As thousands of refugees from Ukraine’s far-eastern Donbas region continue to pour into Russia’s Rostov Oblast (see EDM, June 30), the need for humanitarian aid is intense. One social group in the Russian Federation, the Cossacks, has become particularly active in delivering aid to the displaced and those still living in eastern Ukraine amid the fighting.
The Cossacks are divided by lines of nationality into Ukrainian and Russian hosts, although in the early 1990s there was some discussion of setting up a Cossack Republic within the Russian Federation. Since the beginning of the crisis in Ukraine, such discussions have resurfaced (see Jamestown Foundation Blog, March 24).
In recent times, the Cossacks have sided with the Kremlin, delivering humanitarian aid for the residents of the besieged cities in Ukraine and establishing a safe corridor across the Ukraine-Russia border for refugees to leave. According to reports, the corridor in Ukraine is manned mainly by the Don Cossack Host from the Luhansk, Donetsk, Kharkiv and Miuss-Don regions. In particular, the Cossacks have set up roadblocks at four points along the routes. Meanwhile, groups like “Mercy on the Don” have been established and others have organized via social networking sites like VKontakte to coordinate the collection of food and relief supplies (Newsru.com, June 9).
The Cossacks have also apparently been involved in fighting in Donbas. On June 22, a firefight broke out at one of the customs posts in the Luhansk region between “neo-Banderites [i.e. Ukrainian government forces]” and the “Cossack national militia guard,” according to the ataman (Cossack chieftain) of the international associations of the Don Cossack Host, Nikolai Ivanovich Kozicin. Kozicin went on to say “our challenge is not to let the young people’s republic in Lugansk [Luhansk] become surrounded in a ring by the national guard of Ukraine, as well as to keep a corridor open to Russian territory for civilian refugees seeking to escape the Kiev [Kyiv] fighters” (Zavtra, June 26). Cossack assistance to the renegade regions is quite likely to escalate given the militaristic traditions of the Cossacks who pride themselves on their historical identity as armed protectors of Russia and Russian interests.
It is not just the Don Cossacks who have become involved in the military and humanitarian relief efforts in Ukraine’s southeast, however. Cossack hosts from throughout the Russian Federation have also been joining in such efforts. The Terek Cossacks from Stavropol have delivered aid, including medicine, hygiene, and food products. The ataman of the Stavropol Cossacks, Alexander Falko, said that “the volume of our humanitarian aid to the South-East will increase” (Kommersant, June 27). This is not the first such humanitarian caravan organized by the Terek Cossacks to assist the distressed in eastern Ukraine, and in fact it is the second to come in June alone (Regnum, June 27). Their brethren in Krasnodar Krai, the Kuban Cossack Host, likewise have been collecting aid for the inhabitants of Slovyansk, Luhansk, and Kramatorsk. According to one online post, they have amassed 20 tons of humanitarian aid in the past two weeks alone (Argumenty I Fakty—Kuban, July 1). Such a massive—and dangerous—humanitarian aid effort organized from among the grassroots is testimony to the strength of feeling that transcends national boundaries.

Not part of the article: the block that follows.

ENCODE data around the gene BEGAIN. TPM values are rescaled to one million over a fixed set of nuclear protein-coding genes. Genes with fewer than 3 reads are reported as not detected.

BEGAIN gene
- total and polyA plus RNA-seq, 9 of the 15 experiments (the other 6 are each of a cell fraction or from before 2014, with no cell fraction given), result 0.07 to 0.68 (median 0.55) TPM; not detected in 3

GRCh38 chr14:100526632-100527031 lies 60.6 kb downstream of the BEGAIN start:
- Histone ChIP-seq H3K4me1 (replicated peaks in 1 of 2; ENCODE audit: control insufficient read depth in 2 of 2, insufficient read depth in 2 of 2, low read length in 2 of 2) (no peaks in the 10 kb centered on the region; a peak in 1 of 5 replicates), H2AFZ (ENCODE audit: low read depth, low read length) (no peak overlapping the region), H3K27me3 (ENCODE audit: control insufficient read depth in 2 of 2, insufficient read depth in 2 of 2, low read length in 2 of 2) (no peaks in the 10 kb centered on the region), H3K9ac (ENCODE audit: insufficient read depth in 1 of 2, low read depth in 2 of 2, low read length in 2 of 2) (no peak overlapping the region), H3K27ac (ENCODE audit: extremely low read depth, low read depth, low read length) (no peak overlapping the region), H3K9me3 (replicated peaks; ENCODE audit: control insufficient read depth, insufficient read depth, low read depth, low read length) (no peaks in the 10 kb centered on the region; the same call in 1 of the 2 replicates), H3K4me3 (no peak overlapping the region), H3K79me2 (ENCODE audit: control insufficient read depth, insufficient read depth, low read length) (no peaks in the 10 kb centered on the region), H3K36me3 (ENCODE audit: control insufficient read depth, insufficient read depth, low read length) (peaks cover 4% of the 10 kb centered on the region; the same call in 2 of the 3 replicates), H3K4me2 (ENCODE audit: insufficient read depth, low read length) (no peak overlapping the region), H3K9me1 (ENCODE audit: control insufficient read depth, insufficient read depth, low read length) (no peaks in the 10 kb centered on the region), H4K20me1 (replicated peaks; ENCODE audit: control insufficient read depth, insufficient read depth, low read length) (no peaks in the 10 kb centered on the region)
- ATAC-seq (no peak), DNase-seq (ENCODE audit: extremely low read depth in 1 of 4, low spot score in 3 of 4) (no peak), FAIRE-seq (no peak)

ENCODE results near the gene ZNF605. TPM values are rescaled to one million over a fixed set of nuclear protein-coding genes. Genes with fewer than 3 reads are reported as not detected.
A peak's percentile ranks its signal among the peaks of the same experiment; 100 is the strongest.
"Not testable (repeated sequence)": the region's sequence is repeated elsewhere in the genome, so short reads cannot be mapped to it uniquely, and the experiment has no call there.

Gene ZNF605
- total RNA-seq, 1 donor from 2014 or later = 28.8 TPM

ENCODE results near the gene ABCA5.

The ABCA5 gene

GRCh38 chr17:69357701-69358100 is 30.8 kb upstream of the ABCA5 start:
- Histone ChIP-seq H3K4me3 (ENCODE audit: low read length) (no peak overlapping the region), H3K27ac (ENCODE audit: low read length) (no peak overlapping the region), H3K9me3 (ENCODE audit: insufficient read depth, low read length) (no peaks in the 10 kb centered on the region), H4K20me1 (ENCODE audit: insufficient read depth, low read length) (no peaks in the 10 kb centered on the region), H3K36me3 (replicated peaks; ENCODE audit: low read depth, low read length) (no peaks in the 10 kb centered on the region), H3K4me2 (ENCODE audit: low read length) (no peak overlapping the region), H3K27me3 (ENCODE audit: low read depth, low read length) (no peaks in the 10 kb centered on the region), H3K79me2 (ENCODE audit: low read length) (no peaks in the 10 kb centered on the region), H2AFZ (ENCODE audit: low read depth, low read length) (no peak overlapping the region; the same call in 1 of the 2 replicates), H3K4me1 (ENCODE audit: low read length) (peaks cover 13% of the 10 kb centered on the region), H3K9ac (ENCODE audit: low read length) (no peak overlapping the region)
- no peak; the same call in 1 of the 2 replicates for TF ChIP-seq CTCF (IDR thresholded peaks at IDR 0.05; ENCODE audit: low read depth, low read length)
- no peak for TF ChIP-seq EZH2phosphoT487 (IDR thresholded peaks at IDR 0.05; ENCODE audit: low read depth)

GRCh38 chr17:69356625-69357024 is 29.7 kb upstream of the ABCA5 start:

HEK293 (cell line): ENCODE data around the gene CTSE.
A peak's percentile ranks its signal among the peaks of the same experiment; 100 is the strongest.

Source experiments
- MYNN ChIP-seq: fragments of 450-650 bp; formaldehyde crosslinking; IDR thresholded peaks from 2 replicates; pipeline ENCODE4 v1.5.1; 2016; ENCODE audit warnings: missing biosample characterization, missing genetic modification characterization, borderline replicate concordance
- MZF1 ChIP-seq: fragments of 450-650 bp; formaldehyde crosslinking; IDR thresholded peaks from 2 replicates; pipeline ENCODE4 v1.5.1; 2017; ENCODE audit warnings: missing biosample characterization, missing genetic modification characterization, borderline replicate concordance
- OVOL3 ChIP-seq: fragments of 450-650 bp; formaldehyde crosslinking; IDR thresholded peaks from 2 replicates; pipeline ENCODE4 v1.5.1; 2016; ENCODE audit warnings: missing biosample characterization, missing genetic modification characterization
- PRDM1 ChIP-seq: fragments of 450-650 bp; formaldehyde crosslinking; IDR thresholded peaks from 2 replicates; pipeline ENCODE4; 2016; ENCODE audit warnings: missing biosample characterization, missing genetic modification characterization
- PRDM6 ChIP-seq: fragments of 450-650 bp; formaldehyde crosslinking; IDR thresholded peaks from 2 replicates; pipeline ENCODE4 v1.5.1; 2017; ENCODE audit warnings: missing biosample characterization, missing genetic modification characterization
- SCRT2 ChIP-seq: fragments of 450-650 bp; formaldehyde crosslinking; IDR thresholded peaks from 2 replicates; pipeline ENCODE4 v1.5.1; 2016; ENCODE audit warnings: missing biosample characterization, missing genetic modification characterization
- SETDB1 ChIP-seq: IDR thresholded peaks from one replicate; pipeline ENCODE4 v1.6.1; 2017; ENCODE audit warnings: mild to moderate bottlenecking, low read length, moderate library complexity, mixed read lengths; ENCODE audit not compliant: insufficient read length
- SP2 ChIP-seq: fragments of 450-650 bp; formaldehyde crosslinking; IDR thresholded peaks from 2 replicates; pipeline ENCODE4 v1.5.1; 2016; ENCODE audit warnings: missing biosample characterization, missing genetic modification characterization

While much has been made of the presumed Russian-funded agents and security personnel who have organized protests in Ukrainian cities like Simferopol and Luhansk, the Cossacks have also played a similar role. In Crimea they were one of the main agitating groups helping to break what they referred to as the Kyiv government’s “information blockade” imposed on the peninsula (RT, March 3), and they supported the results of the March 2014 referendum for Crimea to join Russia (see EDM, March 24). Moreover, during the height of the protests on Kyiv’s Maidan, the Union of Cossacks of Crimea declared that they were prepared to defend Crimea from the “Banderites” and actively worked with Russian Cossack organizations to train youth and ordinary Cossack members in martial arts. This Union of Cossacks of Crimea consists of a number of Cossack and pro-Russian organizations from throughout the peninsula and declares itself opposed to “threats on the part of NATO [the North Atlantic Treaty Organization], Islamic radicals and Ukrainian nationalists” (Kazaki Krim, July 1).
The Cossacks have been one of the main ideological allies for President Putin’s embrace of conservative values and great-power identity of the Russian Federation. They are also a potent symbol of Russian nationalism for the regime, and Cossacks now patrol the streets of Moscow (RT, November 27, 2012). Cossacks have come to epitomize the xenophobic and militant dimensions of Putin’s regime, and the governor of Krasnodar Krai, Alexander Tkachyov, has championed their cause (Anton Popov and Igor Kuznetsov, “Ethnic Discrimination and the Discourse of ‘Indigenization’: The Regional Regime, ‘Indigenous Majority’ and Ethnic Minorities in Krasnodar Krai in Russia, Nationalities Papers, 36:2, May 2008, pp. 223–252). At the same time, the difficulties of proving oneself an ‘ethnic’ Cossack and the generally ersatz image of the Cossacks in Russian intellectual life has rendered the Cossack Host organizations romantic clubs with a wide membership base rather than ethnic groups as they might be understood in the West. Consequently, the ongoing involvement of Cossack organizations in events in southeastern Ukraine and Crimea suggest that any Western policy toward the region will have to take these groups into account.